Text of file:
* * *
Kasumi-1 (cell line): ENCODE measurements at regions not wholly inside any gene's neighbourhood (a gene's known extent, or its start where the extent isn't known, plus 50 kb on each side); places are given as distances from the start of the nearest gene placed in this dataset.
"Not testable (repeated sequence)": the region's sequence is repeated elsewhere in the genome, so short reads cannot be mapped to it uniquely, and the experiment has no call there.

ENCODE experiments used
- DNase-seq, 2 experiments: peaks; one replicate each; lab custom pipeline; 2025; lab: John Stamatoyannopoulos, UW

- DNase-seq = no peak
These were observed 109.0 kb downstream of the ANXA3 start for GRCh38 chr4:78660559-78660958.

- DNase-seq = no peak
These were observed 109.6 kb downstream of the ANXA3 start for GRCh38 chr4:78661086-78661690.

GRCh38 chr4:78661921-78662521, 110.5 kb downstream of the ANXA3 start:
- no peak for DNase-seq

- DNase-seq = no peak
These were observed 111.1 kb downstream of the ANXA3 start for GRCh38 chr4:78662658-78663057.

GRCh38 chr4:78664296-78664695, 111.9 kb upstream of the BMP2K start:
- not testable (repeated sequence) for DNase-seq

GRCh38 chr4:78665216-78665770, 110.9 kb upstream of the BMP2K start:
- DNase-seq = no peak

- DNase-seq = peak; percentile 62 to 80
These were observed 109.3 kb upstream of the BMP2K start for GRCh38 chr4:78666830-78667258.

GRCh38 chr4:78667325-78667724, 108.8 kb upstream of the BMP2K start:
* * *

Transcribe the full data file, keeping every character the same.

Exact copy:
Kasumi-1 (cell line): ENCODE measurements at regions not wholly inside any gene's neighbourhood (a gene's known extent, or its start where the extent isn't known, plus 50 kb on each side); places are given as distances from the start of the nearest gene placed in this dataset.
"Not testable (repeated sequence)": the region's sequence is repeated elsewhere in the genome, so short reads cannot be mapped to it uniquely, and the experiment has no call there.

ENCODE experiments used
- DNase-seq, 2 experiments: peaks; one replicate each; lab custom pipeline; 2025; lab: John Stamatoyannopoulos, UW

- DNase-seq = no peak
These were observed 109.0 kb downstream of the ANXA3 start for GRCh38 chr4:78660559-78660958.

- DNase-seq = no peak
These were observed 109.6 kb downstream of the ANXA3 start for GRCh38 chr4:78661086-78661690.

GRCh38 chr4:78661921-78662521, 110.5 kb downstream of the ANXA3 start:
- no peak for DNase-seq

- DNase-seq = no peak
These were observed 111.1 kb downstream of the ANXA3 start for GRCh38 chr4:78662658-78663057.

GRCh38 chr4:78664296-78664695, 111.9 kb upstream of the BMP2K start:
- not testable (repeated sequence) for DNase-seq

GRCh38 chr4:78665216-78665770, 110.9 kb upstream of the BMP2K start:
- DNase-seq = no peak

- DNase-seq = peak; percentile 62 to 80
These were observed 109.3 kb upstream of the BMP2K start for GRCh38 chr4:78666830-78667258.

GRCh38 chr4:78667325-78667724, 108.8 kb upstream of the BMP2K start: